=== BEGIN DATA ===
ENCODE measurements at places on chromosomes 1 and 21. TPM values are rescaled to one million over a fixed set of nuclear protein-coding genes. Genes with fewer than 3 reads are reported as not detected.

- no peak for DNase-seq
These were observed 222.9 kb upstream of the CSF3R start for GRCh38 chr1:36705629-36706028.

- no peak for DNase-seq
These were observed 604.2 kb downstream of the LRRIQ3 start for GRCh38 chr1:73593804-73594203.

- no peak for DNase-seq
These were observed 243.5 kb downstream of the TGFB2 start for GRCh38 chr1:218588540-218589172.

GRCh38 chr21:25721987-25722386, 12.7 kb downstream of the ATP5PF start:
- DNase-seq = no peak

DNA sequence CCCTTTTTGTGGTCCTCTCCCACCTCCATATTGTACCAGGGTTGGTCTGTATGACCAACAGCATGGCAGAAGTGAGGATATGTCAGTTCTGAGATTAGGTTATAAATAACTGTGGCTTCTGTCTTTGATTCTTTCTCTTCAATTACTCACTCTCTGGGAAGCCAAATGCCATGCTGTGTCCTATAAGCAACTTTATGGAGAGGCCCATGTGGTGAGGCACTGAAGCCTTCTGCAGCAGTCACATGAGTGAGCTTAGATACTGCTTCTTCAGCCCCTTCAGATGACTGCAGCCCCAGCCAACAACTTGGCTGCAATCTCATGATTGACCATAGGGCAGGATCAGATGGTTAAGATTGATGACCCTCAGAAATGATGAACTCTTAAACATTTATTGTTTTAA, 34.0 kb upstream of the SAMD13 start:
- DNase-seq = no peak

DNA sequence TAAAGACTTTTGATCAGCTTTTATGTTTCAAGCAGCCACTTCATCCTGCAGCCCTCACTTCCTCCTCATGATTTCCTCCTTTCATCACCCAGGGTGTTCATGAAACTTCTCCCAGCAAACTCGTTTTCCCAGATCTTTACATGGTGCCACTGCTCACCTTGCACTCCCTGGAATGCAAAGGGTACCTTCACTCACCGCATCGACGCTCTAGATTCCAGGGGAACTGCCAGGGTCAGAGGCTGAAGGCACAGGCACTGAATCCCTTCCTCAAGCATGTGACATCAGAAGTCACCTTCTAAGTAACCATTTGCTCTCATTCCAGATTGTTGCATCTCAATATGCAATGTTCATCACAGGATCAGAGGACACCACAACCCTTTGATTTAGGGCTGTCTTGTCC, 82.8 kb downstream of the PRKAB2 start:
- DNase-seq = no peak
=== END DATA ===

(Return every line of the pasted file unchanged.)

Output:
ENCODE measurements at places on chromosomes 1 and 21. TPM values are rescaled to one million over a fixed set of nuclear protein-coding genes. Genes with fewer than 3 reads are reported as not detected.

- no peak for DNase-seq
These were observed 222.9 kb upstream of the CSF3R start for GRCh38 chr1:36705629-36706028.

- no peak for DNase-seq
These were observed 604.2 kb downstream of the LRRIQ3 start for GRCh38 chr1:73593804-73594203.

- no peak for DNase-seq
These were observed 243.5 kb downstream of the TGFB2 start for GRCh38 chr1:218588540-218589172.

GRCh38 chr21:25721987-25722386, 12.7 kb downstream of the ATP5PF start:
- DNase-seq = no peak

DNA sequence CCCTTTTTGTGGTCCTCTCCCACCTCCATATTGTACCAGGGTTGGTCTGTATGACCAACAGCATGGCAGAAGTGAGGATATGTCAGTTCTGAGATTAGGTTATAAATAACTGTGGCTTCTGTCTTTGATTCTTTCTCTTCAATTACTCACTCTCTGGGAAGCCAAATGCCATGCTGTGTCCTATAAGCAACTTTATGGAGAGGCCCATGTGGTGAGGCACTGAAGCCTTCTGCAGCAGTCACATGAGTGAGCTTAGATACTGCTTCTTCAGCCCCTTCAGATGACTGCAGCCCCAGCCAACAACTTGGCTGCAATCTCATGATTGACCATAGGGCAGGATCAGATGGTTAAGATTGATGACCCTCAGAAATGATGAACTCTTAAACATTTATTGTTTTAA, 34.0 kb upstream of the SAMD13 start:
- DNase-seq = no peak

DNA sequence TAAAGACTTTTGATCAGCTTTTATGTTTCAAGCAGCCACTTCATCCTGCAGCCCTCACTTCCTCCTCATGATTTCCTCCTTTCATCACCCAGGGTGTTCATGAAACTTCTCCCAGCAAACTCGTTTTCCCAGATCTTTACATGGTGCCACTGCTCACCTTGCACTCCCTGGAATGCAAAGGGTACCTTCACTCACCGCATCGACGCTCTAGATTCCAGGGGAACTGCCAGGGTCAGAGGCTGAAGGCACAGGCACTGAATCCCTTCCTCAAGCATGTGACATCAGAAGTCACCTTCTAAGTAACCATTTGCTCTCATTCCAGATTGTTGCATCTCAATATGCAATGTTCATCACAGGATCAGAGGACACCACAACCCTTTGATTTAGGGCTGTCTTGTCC, 82.8 kb downstream of the PRKAB2 start:
- DNase-seq = no peak